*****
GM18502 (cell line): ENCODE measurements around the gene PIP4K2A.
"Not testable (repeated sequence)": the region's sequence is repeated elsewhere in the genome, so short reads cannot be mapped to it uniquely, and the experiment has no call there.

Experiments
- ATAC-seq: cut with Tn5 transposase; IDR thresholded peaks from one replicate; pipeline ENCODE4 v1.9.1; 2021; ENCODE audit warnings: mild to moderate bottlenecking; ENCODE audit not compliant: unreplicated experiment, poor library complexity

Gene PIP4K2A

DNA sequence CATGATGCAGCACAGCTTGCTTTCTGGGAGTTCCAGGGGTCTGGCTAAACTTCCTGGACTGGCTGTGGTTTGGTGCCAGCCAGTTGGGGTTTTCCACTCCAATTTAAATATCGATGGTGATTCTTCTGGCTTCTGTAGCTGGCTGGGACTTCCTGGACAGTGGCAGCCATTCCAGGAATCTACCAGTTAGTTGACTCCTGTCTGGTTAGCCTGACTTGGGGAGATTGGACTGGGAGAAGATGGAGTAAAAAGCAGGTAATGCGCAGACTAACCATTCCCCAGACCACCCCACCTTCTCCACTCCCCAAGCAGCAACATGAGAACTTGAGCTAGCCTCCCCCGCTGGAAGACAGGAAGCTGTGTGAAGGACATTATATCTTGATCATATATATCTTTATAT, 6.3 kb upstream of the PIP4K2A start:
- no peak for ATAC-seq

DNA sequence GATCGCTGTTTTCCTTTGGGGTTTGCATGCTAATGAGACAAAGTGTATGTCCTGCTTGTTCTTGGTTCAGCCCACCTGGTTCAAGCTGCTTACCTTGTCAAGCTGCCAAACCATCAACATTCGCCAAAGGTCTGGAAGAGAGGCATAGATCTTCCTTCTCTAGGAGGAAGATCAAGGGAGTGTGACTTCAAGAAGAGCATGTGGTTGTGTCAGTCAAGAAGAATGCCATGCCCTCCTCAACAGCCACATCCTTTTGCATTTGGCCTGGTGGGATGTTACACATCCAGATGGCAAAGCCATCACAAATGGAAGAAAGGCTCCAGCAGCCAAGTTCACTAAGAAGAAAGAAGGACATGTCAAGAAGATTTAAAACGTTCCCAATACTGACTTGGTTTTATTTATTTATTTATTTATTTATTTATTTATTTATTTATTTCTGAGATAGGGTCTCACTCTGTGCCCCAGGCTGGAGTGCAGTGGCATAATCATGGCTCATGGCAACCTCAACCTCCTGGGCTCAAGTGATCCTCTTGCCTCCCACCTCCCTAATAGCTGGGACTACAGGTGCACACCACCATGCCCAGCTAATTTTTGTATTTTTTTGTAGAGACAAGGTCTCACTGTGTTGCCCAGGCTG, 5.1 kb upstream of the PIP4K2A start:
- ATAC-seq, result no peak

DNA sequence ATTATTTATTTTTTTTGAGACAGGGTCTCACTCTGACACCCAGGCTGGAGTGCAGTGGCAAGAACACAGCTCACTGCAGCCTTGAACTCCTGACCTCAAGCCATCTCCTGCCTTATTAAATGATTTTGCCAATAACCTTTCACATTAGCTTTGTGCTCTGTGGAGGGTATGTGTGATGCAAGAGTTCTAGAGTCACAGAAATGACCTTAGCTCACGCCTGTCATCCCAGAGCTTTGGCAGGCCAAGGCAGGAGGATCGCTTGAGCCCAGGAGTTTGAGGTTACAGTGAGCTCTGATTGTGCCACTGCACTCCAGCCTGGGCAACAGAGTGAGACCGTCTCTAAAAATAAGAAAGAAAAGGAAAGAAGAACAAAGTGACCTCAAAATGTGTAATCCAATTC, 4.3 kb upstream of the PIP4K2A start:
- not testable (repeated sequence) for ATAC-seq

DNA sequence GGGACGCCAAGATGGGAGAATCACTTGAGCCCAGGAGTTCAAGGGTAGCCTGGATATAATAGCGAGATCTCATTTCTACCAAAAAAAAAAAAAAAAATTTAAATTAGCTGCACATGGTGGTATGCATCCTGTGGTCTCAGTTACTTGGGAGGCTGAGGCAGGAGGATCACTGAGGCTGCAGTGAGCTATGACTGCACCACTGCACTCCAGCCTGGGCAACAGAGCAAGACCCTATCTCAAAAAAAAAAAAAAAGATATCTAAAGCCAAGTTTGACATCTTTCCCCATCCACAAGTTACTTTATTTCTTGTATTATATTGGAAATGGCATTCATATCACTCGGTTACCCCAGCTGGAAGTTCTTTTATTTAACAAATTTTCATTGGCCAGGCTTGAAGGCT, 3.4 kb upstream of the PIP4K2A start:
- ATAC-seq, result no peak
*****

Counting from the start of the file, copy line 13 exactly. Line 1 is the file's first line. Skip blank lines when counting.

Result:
- ATAC-seq, result no peak